When nonverbal behaviour varies across cultures, it’s easy to misunderstand someone from a different culture to your own. Despite this, when learning a foreign language, there’s not much focus on nonverbal behaviour. Perhaps there should be. I came across a nice example of a cross-cultural misunderstanding from Will Baker writing in the EFL Professional’s Written Forum:
“Languages and cultures use non verbal communication which conveys meaning. Although many gestures are similar in Thai and English such as nodding for affirmation many others are not shared. A good example of this is the ubiquitous ‘Thai smile’. The ‘smile’ carries a far wider range of meanings in Thai than it does in English culture. This can sometimes lead to serious communication breakdowns between Thais and English speakers.
An example from my own early experience in Thailand illustrates the point. When confronting the Thai owner of a language school with administrative problems, complaints regarding student numbers in the class were met by a beaming smile and little else. I took this to mean lack of concern or an attempt to trivialise or ignore the problem. I left the discussion upset and angry by what appeared to be the owner’s offhand attitude to my problems.
It was only later when another native speaking English teacher, with considerably more experience of Thailand, explained that a smile meant an apology and the fact that the following day all my complaints had been addressed, that I fully understood the situation.”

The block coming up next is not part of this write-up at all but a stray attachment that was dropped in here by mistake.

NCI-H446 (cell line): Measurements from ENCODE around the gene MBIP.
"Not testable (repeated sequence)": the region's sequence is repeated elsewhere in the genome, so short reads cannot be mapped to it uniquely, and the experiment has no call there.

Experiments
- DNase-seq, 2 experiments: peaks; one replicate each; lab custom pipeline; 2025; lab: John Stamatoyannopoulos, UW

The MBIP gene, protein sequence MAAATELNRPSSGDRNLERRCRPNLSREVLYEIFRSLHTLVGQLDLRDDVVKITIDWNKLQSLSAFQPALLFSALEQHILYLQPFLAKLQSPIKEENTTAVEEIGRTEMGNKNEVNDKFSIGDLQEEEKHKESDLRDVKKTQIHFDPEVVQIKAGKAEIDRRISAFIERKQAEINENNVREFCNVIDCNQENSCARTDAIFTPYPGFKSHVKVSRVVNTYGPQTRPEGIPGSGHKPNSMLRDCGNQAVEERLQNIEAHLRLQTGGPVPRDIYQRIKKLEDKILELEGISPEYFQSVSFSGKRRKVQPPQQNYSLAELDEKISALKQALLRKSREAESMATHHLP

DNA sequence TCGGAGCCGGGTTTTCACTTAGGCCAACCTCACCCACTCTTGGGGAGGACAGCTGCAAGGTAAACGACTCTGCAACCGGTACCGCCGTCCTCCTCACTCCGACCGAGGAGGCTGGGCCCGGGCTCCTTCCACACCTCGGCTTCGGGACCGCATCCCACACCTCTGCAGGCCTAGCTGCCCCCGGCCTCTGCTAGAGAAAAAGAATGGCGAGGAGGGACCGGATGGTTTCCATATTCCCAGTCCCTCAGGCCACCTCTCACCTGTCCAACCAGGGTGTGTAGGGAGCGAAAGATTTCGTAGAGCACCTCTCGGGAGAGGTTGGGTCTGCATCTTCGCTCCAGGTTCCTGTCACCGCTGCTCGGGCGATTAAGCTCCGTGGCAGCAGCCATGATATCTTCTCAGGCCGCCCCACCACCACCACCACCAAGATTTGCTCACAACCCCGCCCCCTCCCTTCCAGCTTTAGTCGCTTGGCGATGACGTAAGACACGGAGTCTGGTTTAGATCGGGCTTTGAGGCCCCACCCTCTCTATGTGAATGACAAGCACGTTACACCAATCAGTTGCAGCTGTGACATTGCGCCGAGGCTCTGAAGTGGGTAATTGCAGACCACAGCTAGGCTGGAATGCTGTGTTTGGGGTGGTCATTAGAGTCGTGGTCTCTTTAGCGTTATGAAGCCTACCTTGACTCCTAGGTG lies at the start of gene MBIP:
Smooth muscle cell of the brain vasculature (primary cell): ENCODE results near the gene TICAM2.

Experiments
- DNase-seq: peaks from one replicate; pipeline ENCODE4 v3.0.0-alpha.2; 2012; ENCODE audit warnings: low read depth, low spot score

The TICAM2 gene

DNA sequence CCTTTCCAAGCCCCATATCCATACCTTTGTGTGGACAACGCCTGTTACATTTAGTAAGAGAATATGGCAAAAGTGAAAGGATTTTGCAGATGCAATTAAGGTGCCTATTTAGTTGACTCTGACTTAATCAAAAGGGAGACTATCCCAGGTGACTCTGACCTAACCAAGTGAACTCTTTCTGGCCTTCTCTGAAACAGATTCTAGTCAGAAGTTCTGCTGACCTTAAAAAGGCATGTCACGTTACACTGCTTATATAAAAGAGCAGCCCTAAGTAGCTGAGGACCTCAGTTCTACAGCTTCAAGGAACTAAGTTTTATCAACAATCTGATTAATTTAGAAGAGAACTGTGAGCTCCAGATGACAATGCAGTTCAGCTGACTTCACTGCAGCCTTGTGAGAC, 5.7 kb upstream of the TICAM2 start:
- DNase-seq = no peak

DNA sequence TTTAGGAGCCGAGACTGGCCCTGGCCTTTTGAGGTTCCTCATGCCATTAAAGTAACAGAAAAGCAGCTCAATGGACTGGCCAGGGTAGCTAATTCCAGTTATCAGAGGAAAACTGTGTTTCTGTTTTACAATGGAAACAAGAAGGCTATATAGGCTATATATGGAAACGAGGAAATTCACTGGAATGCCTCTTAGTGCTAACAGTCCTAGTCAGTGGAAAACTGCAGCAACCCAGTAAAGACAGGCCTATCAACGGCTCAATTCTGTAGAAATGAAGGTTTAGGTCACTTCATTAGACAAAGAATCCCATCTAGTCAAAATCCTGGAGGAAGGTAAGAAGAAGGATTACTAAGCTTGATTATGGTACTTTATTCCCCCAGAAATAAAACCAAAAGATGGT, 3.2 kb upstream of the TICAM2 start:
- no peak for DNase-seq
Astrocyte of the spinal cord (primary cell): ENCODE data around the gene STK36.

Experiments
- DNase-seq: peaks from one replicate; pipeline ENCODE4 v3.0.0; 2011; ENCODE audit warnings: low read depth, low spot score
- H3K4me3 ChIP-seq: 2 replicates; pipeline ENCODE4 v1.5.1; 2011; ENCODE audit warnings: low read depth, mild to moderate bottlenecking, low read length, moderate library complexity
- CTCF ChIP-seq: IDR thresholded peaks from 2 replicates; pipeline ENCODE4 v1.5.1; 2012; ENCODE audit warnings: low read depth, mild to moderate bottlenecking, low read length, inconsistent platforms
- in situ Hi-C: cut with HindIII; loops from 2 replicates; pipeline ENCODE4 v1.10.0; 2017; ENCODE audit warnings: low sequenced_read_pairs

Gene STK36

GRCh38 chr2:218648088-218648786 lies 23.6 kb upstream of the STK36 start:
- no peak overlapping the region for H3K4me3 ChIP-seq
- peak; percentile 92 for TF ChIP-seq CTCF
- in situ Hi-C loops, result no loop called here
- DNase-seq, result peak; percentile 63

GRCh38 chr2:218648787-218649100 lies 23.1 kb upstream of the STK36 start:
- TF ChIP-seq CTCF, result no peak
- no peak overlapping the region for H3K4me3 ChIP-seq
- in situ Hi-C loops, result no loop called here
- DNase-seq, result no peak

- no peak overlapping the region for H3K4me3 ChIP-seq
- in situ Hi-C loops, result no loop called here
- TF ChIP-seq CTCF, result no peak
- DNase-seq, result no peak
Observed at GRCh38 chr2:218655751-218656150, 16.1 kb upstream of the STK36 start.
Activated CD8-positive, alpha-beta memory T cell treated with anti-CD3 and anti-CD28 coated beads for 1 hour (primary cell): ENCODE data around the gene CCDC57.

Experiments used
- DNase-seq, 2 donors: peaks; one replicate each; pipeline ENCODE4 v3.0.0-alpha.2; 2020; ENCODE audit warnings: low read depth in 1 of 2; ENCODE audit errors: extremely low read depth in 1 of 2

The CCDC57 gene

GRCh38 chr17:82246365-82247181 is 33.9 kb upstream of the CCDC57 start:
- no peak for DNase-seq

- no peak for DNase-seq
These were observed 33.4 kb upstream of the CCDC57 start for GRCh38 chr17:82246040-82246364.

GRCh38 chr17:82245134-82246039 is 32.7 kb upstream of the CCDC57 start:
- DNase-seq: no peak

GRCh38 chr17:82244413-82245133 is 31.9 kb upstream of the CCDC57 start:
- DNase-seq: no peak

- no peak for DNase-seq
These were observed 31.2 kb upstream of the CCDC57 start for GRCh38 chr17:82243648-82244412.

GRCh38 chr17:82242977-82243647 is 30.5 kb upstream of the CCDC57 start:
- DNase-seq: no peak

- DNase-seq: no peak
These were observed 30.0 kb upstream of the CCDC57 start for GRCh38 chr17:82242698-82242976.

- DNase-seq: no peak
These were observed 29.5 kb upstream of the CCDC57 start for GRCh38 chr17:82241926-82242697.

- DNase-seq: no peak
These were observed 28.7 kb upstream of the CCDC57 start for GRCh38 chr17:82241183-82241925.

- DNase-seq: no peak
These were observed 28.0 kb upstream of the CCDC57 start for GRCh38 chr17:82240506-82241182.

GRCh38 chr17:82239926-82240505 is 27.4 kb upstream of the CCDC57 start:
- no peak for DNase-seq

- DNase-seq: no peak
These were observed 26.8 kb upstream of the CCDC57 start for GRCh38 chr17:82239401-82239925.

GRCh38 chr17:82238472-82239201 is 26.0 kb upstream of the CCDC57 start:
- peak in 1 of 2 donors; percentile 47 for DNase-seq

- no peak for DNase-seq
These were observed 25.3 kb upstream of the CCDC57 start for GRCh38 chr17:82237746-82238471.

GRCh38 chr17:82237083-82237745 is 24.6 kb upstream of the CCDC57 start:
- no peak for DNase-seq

Explicit or implicit teaching?
The question becomes, then, how should nonverbal behaviour be taught? Is it something that can be picked up by simple exposure to people from that culture or does it need to be specifically taught?
A new study by Damnet & Borland (2007) suggests it may be better to explicitly teach nonverbal behaviour. This study examined Thai university students learning English as a foreign language.
One group were shown videos of native English speakers along with being taught the meaning of the words. In this way, while they were not explicitly taught about the nonverbal communication, they were implicitly exposed to it.
A second group, meanwhile, were explicitly taught about nonverbal communication in addition to learning the grammar and vocabulary. It was this second group that showed the best understanding of nonverbal communication.
Unfortunately, I can’t gain access to the full text of this article so this study is difficult to evaluate. Nevertheless, explicitly teaching nonverbal behaviour would probably be very useful, and if nothing else very interesting!
Actually it’s a real shame when cultural factors get ignored in language teaching. And all of these cultural factors can be just as important to communication as learning the vocabulary and the grammar.
Will Baker’s article provides a few more examples. For one it’s important to know which topics are taboo. Thai people do not consider criticism of their Royal Family polite conversation – something both the British and Australians find unusual.
On the other hand Thai speakers are much more likely to ask you about your family and why someone isn’t married, than native English speakers. Certainly between relative strangers, directly asking why someone isn’t married in British culture would be considered mildly insulting.
If you’ve got any examples of cross-cultural misunderstandings, nonverbal or otherwise I’d love to hear them. Comment away…
» This post is part of a series on nonverbal behaviour.
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This site is all about scientific research into how the mind works.
It’s mostly written by psychologist and author, Dr Jeremy Dean.
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